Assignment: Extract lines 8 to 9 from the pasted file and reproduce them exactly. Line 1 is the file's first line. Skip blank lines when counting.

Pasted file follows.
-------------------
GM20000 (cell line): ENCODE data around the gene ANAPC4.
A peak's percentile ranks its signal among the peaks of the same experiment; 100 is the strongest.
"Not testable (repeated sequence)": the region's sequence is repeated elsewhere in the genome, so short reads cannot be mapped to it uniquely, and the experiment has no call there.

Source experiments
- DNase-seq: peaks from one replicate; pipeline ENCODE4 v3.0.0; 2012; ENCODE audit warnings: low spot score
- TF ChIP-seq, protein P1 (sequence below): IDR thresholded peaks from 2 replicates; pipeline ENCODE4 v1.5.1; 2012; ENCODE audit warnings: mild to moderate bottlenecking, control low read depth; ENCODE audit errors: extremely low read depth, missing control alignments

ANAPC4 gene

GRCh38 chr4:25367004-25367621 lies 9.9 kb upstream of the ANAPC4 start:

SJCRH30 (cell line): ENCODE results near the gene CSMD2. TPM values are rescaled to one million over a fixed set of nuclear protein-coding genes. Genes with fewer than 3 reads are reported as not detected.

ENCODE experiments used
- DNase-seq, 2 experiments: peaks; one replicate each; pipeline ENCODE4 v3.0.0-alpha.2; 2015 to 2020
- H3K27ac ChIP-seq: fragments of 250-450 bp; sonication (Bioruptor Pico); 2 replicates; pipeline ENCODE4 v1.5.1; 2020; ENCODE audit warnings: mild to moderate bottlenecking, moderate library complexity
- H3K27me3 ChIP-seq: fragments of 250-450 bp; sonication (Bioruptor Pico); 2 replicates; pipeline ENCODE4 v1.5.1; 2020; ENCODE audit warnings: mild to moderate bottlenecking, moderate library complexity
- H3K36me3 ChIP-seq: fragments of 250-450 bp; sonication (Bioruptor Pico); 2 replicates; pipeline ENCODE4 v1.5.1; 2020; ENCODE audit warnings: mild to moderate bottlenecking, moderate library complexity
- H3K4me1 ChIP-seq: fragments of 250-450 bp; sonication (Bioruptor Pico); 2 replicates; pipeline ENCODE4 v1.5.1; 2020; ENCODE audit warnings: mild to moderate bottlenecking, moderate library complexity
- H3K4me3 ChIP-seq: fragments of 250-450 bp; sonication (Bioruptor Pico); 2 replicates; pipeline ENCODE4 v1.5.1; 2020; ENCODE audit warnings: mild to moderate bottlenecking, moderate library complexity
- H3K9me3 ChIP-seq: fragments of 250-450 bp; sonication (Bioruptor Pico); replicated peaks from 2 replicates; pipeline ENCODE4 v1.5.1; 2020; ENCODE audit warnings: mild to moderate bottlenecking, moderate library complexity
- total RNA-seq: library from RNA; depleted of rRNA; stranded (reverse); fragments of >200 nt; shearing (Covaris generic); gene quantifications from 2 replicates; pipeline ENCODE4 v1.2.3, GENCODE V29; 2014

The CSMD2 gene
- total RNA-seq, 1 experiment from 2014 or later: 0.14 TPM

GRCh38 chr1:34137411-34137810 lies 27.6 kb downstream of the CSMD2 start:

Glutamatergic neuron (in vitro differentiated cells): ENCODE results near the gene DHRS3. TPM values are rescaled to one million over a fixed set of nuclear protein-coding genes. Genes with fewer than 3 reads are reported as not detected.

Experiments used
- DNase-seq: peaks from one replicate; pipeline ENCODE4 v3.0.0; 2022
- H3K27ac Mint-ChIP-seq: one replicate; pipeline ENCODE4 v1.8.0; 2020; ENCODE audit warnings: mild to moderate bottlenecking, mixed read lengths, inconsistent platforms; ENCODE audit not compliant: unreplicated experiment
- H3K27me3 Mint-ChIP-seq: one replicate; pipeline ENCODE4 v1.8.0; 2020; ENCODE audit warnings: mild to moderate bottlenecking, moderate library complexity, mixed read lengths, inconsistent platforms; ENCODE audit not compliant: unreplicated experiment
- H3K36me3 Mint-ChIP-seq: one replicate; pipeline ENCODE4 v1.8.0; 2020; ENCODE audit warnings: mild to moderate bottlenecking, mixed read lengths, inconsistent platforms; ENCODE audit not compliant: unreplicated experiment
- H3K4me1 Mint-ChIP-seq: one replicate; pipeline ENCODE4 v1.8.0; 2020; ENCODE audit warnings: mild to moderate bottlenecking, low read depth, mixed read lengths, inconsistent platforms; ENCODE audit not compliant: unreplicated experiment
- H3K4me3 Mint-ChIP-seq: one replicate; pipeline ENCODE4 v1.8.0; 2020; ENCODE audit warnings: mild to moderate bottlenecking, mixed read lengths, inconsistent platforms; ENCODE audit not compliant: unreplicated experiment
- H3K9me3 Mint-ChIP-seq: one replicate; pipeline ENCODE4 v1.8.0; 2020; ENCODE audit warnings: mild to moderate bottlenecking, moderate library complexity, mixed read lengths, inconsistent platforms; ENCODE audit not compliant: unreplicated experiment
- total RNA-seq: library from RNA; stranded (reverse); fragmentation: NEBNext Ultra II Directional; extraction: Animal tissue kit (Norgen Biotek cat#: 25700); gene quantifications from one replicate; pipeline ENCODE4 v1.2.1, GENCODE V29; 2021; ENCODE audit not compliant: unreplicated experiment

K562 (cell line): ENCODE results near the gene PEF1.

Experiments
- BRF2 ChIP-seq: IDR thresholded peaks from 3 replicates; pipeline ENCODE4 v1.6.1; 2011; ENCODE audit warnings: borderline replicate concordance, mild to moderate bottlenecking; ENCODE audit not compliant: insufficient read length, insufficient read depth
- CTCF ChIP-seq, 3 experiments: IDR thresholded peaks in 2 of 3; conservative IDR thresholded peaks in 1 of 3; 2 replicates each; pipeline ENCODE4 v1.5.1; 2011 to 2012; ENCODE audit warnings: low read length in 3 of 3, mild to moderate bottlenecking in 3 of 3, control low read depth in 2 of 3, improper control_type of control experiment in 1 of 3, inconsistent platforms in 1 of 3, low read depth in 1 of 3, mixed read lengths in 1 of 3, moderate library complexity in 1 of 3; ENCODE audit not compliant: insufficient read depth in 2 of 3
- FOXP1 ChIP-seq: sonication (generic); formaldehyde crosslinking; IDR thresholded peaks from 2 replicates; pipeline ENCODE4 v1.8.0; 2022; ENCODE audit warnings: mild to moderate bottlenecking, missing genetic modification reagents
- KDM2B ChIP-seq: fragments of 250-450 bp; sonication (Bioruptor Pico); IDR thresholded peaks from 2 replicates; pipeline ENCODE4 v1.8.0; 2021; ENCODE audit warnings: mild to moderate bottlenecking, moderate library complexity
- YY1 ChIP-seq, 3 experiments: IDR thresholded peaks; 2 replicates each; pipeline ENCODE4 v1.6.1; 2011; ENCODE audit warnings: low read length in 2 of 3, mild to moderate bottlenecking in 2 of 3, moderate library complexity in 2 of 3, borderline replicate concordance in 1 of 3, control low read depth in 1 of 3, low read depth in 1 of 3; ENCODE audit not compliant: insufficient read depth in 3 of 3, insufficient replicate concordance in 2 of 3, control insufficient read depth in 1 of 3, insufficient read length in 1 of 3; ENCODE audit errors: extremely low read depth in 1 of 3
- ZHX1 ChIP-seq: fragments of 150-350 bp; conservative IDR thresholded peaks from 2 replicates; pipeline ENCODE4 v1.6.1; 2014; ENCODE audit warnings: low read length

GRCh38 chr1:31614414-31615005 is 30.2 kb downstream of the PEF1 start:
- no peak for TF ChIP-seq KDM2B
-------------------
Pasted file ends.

GRCh38 chr4:25367004-25367621 lies 9.9 kb upstream of the ANAPC4 start:

SJCRH30 (cell line): ENCODE results near the gene CSMD2. TPM values are rescaled to one million over a fixed set of nuclear protein-coding genes. Genes with fewer than 3 reads are reported as not detected.